Associated Materials


Enhancing the Curriculum and Communications of a Court Diversion Program


  • Midtown Community Court’s Project Reset is a pre-arraignment diversion program that allows first-time and low-level offenders to avoid any prosecution by completing a two-hour group class.
  • Building trust and modeling transparency and neutrality throughout Project Reset increased participation in the program and helped more people avoid conviction.

The Challenge

In recent years, prosecutors have offered diversion programs that allow people charged with crimes to avoid conviction, and as a result, the harmful future effects a conviction can have on one’s life and recidivism. With the goal of creating a more proportionate, humane, and effective criminal court system, the Center for Court Innovation (CCI) and the District Attorney of New York (DANY) partnered to create the Midtown Community Court’s Project Reset, a pre-arraignment diversion program. The program allows people charged with lower-level offenses to avoid prosecution by completing a two-hour group class grounded in procedural justice tenants of voice, respect, neutrality, and trust. Participants attend this programming in small groups and are taught a curriculum focused on restorative justice, community membership, self-awareness, and the impact of their offense and arrest on themselves and others. After only a few years, Project Reset has already shown promising results through reduced rates of recidivism and improved case outcomes, and has expanded to serve not just first-time offenders but also those with prior criminal records.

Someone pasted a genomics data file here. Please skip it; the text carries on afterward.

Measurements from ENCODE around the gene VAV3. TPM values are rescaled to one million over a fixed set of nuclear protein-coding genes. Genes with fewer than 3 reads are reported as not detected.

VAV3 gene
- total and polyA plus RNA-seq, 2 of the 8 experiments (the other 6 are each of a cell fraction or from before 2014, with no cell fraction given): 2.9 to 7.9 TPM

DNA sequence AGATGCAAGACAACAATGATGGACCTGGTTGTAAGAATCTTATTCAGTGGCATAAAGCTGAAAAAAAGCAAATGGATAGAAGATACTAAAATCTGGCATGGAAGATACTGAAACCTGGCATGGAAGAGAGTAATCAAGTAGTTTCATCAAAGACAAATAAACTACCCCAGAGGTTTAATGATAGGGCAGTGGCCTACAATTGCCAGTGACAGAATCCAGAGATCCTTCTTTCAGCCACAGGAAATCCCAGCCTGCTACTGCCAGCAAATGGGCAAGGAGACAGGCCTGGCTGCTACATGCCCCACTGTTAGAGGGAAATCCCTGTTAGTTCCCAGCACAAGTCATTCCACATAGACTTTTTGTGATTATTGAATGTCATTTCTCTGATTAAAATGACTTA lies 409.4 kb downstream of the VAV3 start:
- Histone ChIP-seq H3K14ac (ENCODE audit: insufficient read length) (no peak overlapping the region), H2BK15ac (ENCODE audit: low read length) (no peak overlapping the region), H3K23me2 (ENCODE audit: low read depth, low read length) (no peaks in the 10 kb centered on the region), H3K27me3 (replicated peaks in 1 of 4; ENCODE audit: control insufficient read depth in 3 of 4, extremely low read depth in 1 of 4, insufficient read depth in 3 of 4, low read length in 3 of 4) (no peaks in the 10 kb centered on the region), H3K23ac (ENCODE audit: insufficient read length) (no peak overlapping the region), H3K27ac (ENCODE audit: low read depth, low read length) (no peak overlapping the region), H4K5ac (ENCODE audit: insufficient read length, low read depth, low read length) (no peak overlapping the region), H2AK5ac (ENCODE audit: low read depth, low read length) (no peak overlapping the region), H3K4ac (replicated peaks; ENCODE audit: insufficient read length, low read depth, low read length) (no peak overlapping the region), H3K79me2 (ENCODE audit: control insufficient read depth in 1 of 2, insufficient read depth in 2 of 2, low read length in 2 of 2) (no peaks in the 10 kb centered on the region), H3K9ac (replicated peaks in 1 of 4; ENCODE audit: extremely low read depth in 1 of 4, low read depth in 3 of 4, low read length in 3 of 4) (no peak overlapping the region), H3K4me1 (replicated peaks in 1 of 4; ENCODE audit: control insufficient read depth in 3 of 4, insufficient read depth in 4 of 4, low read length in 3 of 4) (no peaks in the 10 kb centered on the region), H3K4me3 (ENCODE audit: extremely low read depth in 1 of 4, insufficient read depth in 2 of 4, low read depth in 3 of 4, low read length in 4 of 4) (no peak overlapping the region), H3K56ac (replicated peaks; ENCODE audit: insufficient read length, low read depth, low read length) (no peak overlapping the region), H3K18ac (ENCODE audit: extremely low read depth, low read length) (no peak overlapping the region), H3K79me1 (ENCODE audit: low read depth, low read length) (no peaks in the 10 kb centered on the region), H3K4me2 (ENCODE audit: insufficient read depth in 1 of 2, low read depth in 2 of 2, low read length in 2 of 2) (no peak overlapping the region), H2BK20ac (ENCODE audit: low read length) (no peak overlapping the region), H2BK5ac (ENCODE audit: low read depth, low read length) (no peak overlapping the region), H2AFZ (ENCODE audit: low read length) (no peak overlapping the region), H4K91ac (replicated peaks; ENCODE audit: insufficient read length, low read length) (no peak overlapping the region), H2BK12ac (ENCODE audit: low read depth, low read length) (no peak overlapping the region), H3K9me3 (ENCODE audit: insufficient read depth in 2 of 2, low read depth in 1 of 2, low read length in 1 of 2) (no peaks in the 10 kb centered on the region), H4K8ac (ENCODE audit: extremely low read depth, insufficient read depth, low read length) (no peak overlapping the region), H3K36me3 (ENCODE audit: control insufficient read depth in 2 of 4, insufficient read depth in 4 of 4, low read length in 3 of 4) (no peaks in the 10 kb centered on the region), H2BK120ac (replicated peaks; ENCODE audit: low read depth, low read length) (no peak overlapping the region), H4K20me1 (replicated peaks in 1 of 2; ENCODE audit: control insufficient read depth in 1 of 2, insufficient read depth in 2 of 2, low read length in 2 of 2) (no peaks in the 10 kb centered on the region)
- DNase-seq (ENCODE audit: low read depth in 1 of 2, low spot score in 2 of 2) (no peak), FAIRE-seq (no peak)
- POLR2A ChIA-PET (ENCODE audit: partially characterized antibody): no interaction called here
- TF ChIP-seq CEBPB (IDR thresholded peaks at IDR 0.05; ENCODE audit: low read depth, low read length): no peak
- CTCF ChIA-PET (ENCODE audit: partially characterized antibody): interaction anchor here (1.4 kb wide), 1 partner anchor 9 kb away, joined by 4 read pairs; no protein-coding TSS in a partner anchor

The Manhattan Project Reset Team called on ideas42 to explore how to use behavioral science to reach more potential participants, expand and diversify its curricula, and enhance its post-program referral efforts to better serve the needs of its participants.


Our Approach

To increase uptake, reduce ostriching, and overcome potential participants’ limited attention, we created a behaviorally informed outreach letter, envelope, and program voicemail. We also enhanced the program curriculum by adding a facilitation guide to make it easier for facilitators to deliver and to identify common challenges, along with a menu of solutions to employ.



Pre-arraignment diversion programs seeking to offer a more proportional, humane, and tailored resolution to criminal charges must reflect that philosophy and the tenants of procedural justice in every layer of the program, from outreach materials (envelopes, letters, and voicemails) to the curricula. Building trust and modeling transparency and neutrality early on as well as throughout the process is imperative to ultimate success in helping people feel heard and respected while also allowing them to avoid the harms imposed by traditional prosecutions. Interested in learning more about this work? Reach out to us at